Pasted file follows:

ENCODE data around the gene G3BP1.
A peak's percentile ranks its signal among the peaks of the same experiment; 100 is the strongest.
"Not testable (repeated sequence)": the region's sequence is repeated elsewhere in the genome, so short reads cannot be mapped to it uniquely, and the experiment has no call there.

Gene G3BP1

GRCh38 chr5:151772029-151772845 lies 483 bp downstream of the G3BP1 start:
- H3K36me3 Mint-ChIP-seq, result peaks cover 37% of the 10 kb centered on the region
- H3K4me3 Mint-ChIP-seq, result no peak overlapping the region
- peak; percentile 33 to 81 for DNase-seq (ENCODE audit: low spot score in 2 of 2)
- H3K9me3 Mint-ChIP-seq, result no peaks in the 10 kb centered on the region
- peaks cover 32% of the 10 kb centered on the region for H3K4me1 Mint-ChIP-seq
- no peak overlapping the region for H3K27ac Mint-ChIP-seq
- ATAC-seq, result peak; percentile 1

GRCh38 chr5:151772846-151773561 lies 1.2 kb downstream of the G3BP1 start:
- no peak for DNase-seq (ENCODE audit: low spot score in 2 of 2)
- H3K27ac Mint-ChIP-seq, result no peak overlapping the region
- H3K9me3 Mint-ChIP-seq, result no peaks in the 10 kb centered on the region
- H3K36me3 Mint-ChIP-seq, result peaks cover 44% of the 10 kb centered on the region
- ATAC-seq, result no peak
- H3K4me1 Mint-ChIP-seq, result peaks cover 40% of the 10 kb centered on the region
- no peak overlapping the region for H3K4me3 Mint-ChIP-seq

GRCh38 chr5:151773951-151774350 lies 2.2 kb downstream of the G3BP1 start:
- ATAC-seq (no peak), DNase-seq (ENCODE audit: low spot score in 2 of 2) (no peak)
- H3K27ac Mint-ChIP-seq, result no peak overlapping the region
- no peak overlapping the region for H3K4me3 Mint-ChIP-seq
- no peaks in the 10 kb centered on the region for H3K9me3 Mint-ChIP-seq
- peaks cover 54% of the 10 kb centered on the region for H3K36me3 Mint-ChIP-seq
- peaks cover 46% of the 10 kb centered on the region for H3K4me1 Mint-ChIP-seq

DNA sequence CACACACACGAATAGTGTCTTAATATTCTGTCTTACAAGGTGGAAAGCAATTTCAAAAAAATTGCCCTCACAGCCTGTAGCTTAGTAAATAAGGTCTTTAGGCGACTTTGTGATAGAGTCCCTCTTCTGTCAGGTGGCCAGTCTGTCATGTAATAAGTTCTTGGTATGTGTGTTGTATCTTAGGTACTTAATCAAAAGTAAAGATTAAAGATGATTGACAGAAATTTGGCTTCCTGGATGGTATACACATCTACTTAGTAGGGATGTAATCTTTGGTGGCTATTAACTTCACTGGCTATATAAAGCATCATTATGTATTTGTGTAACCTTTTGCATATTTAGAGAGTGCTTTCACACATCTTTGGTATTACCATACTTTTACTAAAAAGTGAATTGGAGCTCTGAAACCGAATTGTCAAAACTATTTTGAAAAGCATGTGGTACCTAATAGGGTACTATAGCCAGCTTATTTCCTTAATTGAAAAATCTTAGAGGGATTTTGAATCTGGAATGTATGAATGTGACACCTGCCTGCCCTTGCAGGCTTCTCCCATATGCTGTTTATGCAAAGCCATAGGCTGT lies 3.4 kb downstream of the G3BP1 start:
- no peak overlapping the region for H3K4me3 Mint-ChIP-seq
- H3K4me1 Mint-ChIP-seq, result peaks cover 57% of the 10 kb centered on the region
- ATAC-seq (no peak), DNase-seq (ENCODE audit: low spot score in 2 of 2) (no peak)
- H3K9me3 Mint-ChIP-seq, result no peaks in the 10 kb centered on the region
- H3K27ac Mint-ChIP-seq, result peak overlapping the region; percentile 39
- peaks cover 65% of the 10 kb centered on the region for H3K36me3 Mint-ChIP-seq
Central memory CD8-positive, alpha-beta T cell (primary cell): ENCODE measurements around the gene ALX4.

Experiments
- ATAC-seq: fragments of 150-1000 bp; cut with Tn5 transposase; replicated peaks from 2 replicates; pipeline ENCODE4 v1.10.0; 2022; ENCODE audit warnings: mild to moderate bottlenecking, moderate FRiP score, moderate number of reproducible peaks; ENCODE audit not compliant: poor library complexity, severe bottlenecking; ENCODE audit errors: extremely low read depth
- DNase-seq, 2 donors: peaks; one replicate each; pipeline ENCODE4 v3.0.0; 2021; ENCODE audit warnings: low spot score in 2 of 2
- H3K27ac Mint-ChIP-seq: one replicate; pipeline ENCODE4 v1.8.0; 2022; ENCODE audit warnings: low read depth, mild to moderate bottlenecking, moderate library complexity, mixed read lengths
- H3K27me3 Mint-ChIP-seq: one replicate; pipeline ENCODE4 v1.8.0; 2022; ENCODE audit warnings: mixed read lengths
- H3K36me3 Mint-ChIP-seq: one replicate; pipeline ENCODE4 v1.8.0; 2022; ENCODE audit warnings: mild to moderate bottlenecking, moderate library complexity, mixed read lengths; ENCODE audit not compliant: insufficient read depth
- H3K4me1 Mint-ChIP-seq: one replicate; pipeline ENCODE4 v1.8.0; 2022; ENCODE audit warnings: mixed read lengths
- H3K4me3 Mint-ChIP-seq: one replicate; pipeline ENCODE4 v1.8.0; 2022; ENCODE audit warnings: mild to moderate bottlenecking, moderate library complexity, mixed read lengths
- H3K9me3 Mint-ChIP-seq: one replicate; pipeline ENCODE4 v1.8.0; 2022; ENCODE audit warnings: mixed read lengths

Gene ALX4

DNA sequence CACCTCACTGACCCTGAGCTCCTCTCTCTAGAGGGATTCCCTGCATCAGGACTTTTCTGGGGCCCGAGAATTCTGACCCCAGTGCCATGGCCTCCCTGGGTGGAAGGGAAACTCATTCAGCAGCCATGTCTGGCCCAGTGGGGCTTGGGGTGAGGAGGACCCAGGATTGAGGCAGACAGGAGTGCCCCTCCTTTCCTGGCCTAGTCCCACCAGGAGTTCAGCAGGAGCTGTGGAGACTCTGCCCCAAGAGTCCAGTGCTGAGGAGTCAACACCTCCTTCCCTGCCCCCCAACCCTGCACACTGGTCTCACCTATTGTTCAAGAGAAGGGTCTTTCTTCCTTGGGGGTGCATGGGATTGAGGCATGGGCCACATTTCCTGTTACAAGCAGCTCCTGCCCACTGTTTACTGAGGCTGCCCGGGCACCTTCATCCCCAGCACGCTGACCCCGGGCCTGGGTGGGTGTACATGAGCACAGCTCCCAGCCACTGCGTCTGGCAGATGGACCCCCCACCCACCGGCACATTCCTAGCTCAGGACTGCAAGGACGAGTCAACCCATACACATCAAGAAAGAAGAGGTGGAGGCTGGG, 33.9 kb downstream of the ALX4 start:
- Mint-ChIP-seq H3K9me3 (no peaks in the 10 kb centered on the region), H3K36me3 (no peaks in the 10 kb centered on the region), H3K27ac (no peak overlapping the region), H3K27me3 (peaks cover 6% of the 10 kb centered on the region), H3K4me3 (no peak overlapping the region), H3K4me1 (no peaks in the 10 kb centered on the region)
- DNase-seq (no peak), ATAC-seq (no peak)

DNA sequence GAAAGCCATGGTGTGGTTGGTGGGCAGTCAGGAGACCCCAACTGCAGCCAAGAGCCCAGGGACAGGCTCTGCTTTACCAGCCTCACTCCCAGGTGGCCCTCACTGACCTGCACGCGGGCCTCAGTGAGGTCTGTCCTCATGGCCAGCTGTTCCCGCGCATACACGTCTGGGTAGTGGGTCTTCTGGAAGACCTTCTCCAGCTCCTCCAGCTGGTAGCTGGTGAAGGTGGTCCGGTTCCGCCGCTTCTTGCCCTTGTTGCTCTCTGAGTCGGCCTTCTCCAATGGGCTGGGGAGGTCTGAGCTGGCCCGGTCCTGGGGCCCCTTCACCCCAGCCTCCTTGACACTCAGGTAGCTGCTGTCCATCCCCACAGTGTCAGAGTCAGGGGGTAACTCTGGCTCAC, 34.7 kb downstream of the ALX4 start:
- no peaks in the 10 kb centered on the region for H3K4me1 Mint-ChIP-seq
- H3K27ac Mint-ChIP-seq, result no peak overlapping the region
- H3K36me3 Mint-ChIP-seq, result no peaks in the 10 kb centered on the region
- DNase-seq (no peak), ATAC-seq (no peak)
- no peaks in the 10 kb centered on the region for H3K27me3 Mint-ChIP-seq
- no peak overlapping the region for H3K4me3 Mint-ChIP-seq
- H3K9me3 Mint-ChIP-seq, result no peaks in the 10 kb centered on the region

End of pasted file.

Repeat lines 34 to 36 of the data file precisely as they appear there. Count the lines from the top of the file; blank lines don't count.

- peaks cover 65% of the 10 kb centered on the region for H3K36me3 Mint-ChIP-seq
Central memory CD8-positive, alpha-beta T cell (primary cell): ENCODE measurements around the gene ALX4.

Experiments